Tuesday, October 13, 2009

Corporate Expansion

FLG finds tales of failure in corporate expansion fascinating. He first learned that companies can screw up royally when I Can't Believe It's Yogurt, exploded and imploded seemingly overnight. FLG learned a valuable lesson from this -- don't buy stock in a company with huge expansion plans until see proof that they can manage it well. This morning FLG has read two different stories of expansion disasters -- Krispy Kreme and The Disney Store.

FLG loves Krispy Kreme doughnuts, but when it went public he didn't buy. The expansion plans were too aggressive. Plus, like many of these things, the existing stores are packed because of the novelty. Adding stores on every corner undermines the novelty. In the end, "Krispy Kreme managed to lose money selling something that is both cheap and delicious."

There are several types of problems that these companies run into as they attempt to "Go National." But for FLG the biggest issue is that they project linearly. He has personally asked executives where they got their projected sales figures, only to hear a long-winded answer that fundamentally meant that they'd taken their current median per store sales and multiplied by the number of stores they were planning. This analysis, linear analysis, makes sense, if you are an idiot.

As anything scales up, complexity increases. Managing one person isn't at all the same as managing one hundred. Likewise, managing 1 store isn't the same as managing 10, 100, or 1,000. In fact, for many of the smaller chains linear projection might very well work. For example, if a company is adding a couple of stores in a market that they already have existing distribution and management, then linear projections probably do hold. So, FLG kinda understands why executives in regional companies think they can project linearly, but he also thinks they're fucking stupid for it.

Anyway, the expansion that most shocked FLG was The Disney Store. At first, they were in select shopping centers in large metro areas. They were something of a novelty and were very, very crowed. Disney expanded until almost every mall in the country had a Disney Store. "Buffalo alone had five." At first, FLG thought, Disney isn't some tiddlywinks little company, but then he realized that they never had experience with nationwide locations either.

FLG certainly doesn't have all the answers, but the best strategy seems to be, as far as he can tell and it varies according to product, establish a few key locations in a city. Just one or two. At most five and that would be for something like NYC. Then proceed to the next city.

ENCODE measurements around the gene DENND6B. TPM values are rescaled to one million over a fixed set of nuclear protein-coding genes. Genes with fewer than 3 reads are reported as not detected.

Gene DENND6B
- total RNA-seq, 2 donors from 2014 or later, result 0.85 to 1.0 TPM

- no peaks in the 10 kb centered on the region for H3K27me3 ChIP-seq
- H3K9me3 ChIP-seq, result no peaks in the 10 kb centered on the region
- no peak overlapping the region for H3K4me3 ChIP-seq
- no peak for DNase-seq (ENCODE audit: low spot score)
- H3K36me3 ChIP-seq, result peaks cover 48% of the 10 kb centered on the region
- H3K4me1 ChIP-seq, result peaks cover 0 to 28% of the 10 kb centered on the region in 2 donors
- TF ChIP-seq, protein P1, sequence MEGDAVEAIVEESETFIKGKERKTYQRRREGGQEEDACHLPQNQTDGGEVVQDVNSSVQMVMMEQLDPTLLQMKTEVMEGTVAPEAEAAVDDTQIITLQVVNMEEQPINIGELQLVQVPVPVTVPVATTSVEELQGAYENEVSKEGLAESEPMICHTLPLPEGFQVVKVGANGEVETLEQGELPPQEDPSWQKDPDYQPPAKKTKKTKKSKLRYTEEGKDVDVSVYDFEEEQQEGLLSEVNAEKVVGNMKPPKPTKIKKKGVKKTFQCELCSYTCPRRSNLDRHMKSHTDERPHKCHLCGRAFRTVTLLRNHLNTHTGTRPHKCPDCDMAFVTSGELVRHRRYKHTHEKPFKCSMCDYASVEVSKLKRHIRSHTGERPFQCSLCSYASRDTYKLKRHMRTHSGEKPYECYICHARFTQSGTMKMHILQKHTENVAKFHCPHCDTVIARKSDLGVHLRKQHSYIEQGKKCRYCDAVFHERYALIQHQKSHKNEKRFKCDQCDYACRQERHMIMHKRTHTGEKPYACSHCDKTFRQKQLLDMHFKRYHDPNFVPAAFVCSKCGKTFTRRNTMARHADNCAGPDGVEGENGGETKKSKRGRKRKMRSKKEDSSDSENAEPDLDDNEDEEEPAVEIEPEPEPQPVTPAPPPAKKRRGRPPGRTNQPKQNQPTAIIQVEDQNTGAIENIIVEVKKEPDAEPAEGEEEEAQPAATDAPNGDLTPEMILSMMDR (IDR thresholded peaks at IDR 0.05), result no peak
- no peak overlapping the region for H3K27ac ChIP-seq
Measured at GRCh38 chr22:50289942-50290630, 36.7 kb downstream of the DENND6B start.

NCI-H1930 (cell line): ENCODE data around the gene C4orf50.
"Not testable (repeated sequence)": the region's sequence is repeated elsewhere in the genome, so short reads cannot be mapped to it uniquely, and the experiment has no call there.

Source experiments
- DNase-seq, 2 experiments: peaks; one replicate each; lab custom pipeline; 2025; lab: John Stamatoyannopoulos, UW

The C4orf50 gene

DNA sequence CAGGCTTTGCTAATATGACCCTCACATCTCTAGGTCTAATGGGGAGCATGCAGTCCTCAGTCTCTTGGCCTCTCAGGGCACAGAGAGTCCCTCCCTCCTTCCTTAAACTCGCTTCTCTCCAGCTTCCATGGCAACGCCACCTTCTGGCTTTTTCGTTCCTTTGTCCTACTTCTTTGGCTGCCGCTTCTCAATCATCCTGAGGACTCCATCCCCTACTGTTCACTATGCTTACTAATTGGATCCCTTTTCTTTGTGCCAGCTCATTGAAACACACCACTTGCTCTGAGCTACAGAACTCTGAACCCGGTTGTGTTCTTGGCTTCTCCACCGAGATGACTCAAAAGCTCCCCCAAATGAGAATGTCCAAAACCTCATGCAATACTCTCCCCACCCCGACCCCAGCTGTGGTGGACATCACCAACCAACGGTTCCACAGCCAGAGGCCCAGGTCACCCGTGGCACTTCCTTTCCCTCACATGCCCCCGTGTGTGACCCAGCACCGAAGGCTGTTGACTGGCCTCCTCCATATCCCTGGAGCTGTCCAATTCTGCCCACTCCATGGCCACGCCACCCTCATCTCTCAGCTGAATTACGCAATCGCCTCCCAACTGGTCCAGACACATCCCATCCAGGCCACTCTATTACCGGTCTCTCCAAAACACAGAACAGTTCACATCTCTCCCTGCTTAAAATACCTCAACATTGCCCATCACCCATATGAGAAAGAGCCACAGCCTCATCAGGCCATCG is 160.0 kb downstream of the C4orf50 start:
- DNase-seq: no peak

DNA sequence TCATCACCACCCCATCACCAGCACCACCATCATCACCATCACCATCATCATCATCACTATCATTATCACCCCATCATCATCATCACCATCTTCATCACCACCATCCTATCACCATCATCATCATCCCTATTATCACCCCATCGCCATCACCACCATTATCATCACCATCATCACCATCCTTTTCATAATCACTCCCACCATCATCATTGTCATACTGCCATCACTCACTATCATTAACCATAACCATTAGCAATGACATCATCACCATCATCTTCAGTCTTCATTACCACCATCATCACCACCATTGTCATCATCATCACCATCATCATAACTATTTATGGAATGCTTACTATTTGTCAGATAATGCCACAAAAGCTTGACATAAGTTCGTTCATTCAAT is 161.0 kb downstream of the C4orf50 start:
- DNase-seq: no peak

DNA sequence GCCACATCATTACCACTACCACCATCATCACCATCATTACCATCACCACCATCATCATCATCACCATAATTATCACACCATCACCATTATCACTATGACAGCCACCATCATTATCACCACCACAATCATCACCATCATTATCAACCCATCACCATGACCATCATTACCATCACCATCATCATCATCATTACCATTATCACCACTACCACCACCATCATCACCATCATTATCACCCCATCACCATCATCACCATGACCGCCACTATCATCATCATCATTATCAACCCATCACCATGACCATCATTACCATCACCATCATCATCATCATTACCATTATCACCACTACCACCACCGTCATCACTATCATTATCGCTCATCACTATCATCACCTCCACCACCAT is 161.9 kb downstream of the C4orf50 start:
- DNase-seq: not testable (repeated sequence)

What this does is expose the market to your product. It also keeps the novelty in place. It's still a somewhat special trip to get your product. Then when you've got a foothold a decision has to be made. You either begin to fill-in with more locations OR you keep the locations you have and find a way to make them more profitable. The best strategy depends on the type of product and the specific market for that product, as well as the ability and capacity of management.

A good case study in expansion, in FLG's opinion, is the Apple Store. They didn't expand into every mall overnight. They setup one or two locations, and are gradually expanding. Indeed, FLG thinks the American market is just about saturated.

FLG thinks Disney is going to benefit greatly from Steve Jobs' advice on revamping The Disney Store. Jobs realizes that they should keep the number relatively low and focus on growing the business through increasing the profitability of those stores rather than expansion. Jobs also realizes that, like Apple Stores, The Disney Store is an extension of the Disney brand. Cheapening the stores cheapens the brand. And money spent in the stores may be recouped elsewhere, in additional trips to Disneyland, for example, and won't necessarily appear on the bottomline of the stores themselves.

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